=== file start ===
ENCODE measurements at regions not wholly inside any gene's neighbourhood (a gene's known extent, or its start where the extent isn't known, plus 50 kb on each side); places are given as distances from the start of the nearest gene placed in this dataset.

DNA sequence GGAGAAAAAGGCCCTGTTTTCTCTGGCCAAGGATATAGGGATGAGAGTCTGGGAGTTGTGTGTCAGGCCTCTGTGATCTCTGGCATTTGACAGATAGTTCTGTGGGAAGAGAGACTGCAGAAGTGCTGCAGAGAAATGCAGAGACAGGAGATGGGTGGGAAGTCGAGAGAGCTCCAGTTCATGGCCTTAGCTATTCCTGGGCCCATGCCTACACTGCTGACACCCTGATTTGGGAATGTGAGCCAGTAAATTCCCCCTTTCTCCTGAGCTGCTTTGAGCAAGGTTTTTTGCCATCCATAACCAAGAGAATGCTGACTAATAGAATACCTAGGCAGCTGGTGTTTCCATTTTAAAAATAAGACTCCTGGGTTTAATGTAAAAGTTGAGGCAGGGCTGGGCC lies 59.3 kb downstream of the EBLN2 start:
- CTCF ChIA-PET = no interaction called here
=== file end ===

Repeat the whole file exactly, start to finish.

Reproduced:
ENCODE measurements at regions not wholly inside any gene's neighbourhood (a gene's known extent, or its start where the extent isn't known, plus 50 kb on each side); places are given as distances from the start of the nearest gene placed in this dataset.

DNA sequence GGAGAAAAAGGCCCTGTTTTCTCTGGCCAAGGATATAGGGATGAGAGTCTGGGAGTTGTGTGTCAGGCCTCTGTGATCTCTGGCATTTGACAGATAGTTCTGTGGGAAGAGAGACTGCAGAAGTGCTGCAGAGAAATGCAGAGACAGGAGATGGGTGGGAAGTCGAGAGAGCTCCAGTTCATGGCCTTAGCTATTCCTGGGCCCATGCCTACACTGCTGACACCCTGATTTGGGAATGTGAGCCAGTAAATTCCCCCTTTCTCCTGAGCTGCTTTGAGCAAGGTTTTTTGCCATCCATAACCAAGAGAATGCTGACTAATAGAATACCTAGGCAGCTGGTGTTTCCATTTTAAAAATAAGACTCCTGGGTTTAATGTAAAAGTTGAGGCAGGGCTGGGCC lies 59.3 kb downstream of the EBLN2 start:
- CTCF ChIA-PET = no interaction called here